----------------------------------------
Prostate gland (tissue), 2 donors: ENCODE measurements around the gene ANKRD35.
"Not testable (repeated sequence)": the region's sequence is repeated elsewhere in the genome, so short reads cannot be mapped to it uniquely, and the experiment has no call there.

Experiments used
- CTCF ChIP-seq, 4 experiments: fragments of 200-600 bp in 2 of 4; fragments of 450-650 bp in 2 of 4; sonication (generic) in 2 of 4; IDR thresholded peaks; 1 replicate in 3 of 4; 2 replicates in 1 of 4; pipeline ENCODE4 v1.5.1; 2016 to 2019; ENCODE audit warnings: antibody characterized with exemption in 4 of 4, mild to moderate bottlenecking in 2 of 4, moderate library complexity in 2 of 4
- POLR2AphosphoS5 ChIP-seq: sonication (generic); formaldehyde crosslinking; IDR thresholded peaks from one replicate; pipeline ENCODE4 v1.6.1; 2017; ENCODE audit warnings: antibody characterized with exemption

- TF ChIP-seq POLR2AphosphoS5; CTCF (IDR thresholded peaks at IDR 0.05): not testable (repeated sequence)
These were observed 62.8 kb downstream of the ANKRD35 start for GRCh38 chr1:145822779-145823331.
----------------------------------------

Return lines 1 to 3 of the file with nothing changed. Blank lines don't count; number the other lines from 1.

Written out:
Prostate gland (tissue), 2 donors: ENCODE measurements around the gene ANKRD35.
"Not testable (repeated sequence)": the region's sequence is repeated elsewhere in the genome, so short reads cannot be mapped to it uniquely, and the experiment has no call there.

Experiments used